Atropine eye drops are used to retard the progression of myopia since 1960. We started using 1% atropine eye drops for progressive simple axial myopic children aged 6–12 years following the publication of ATOM 1 study in 2006. However, that practice never became popular among the fellow ophthalmologists in India. Since the publication of the ATOM 2 study, we are noticing more ophthalmologists resorting to atropine eye drops to reduce the progression of myopia in children because the low-dose atropine (0.01%) is practically free from the important side effects of blurring and photophobia. Moreover, 0.01% atropine drop does not lead to a rebound increase after a sudden cessation of treatment.
In the coming years, it is expected that a routine use of topical atropine may become an important preferred practice pattern, not only in slowing the myopic shift in the school-going children but also in the prevention of the onset of myopia in high-risk children.
1% concentration of atropine may still be indicated for the myopes with rapid progression, higher myopia at baseline, during the years of active growth, and among the “poor” responders of lower concentrations of atropine. In ATOM 2 study, 1% atropine drop was found to have a higher efficacy (78%) in comparison to 0.01% (50% efficacy) and 20% myopes were diagnosed as “poor” responders to lower concentrations of atropine (i.e., 0.01%, 0.1%, and 0.5%).
There are at least two reasons why atropine may have different efficacy in “Indian” eyes.
- Atropine is a competitive antagonist of the muscarinic acetylcholine receptor types M1 to M5. The density and the distribution of these receptors vary considerably in differently pigmented eyes. For each muscarinic acetylcholine receptors (mAChRs), for example, mAChR 1 (M1), there is a considerable gene polymorphisms.
- Previous investigators have found that the cycloplegic effect of atropine varies in different eyes. This observation was attributed to ethnoracial differences, enzymatic differences, and an “atypical muscarinic receptor” of darkly pigmented eyes. One important factor for the variable effect of atropine in different eyes was determined to be due to a difference in the drug distribution using standard radioligand binding methods. Increased nonspecific binding to melanin meant that the higher melanin content of darkly pigmented eyes decreased the bioavailability of these drugs to the target receptors. In individuals with light irides, cycloplegic-mydriatic drugs typically perform well with relatively short-time courses of dilation; however, in individuals with dark irides, the results differ between cycloplegic drugs including atropine with some yielding inadequate or slower dilation.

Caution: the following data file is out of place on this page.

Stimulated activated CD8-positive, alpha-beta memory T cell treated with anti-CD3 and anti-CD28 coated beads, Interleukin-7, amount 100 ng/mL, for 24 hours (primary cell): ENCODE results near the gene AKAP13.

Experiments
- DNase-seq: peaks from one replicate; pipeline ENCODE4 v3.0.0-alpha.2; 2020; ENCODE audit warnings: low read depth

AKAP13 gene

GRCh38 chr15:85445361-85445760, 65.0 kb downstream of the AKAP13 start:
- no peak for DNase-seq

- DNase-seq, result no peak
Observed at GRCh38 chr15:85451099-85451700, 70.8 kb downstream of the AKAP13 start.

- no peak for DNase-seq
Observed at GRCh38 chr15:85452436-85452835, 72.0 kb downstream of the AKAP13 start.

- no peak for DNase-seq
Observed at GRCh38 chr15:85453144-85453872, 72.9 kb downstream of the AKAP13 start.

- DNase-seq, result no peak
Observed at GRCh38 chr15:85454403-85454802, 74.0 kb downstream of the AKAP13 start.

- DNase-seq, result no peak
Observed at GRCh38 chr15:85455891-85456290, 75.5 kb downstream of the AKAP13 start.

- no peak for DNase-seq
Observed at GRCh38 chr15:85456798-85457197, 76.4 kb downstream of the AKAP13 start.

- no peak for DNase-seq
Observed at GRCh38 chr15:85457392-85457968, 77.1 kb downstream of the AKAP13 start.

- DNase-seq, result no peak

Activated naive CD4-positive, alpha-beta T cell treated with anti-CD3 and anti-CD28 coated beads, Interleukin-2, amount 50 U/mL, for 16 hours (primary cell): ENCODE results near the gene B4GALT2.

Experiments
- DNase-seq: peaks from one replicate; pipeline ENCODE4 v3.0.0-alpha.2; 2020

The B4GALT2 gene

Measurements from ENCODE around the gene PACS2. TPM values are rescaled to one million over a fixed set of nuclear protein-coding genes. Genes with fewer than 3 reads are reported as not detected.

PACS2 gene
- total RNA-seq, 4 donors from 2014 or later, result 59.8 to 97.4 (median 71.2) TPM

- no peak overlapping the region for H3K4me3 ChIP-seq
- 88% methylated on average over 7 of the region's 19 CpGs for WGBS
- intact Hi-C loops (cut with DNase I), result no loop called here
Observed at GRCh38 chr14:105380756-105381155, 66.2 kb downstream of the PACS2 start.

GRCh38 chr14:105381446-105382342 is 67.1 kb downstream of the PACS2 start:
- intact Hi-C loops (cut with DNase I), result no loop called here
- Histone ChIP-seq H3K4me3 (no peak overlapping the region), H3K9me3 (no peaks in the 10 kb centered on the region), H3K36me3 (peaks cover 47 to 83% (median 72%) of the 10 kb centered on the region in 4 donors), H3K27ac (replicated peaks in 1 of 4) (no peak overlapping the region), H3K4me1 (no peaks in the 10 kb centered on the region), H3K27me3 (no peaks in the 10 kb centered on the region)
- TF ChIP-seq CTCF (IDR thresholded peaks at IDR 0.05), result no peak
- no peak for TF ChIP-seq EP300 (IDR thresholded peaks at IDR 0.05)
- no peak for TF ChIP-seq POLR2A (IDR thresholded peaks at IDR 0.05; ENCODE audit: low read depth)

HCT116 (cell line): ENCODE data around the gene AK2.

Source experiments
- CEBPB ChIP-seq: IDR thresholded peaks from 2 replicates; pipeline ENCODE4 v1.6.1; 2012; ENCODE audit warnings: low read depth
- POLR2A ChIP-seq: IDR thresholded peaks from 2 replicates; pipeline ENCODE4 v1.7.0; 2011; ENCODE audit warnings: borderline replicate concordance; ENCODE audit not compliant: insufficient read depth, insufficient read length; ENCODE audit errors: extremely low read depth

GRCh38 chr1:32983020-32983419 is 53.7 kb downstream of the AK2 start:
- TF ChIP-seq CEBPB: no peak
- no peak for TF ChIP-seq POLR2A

In the era of 0.01% atropine, 1% atropine eye drops continue to have relevance in the management of 25%–30% progressive myopic children who have either (1) rapid progression or (2) who have high baseline myopia or (3) who respond poorly to the lower concentrations of myopia.
In this context, we present a few important differences and similarities in the effectiveness of 1% atropine eye drops among 30 myopic children in comparison to the ATOM studies.
In this prospective interventional cohort study, we included children aged 5–16 years with the best-corrected vision ≥6/6 and a documented myopic progression of ≥−0.5D/year (calculated from sequential cycloplegic refractions of immediate past 1 year). The study was performed between 2013 and 2015 in a standalone tertiary teaching pediatric eye care practice. The parents of the eligible patients were run through a powerpoint presentation regarding the theories and impact of progressive axial myopia in children and the current research regarding the efficacy and safety of different treatment methods by the author MK. The parents were asked to refer to the ATOM 1 study and/or discuss the treatment with their referring ophthalmologist before beginning the treatment. The parents were asked to return with their decision after a week and for any further discussion or clarifications if they chose to start atropine eye drops. After obtaining an oral informed consent, the patients were treated with 1% atropine sulfate eye drops (Bell pharmaceutical, Mumbai) applied at bedtime in both the eyes along with full distance correction of myopia using progressive addition photogray lenses (+3.0D). The patients were followed up at 3 monthly intervals. After two follow-ups, if myopia increased by ≥−0.25D in 6 months, the atropine eye drops were given in the morning (at 7 AM) instead of night application.
Only those patients who did not miss or stop the atropine eye drops during the study period were included for the analysis.
The vision and refraction assessment was done under cycloplegia with a routine use of duochrome test on CP690 Nidek projector chart by a fellowship trained, experienced but unmasked pediatric optometrist. The axial length, accommodation, and pupil diameter of patients were not measured.
Only those patients whose family verbally confirmed 100% compliance to the treatment and who had more than 1-year follow-up were included in the study. Children with pathological myopia, other ocular or systemic comorbidity, out of age range, myopia progression of <−0.5D/year, limited compliance, and the patients who stopped or missed atropine eye drops during the study were excluded.
Paired t-test was used as a test of significance to compare pre- and post-treatment progression. Two-tailed Student's t-test was used to assess the effect of age, gender, baseline myopia, and the baseline progression on the effectiveness of atropine eye drops. Pearson's r was used to assess the correlation coefficient.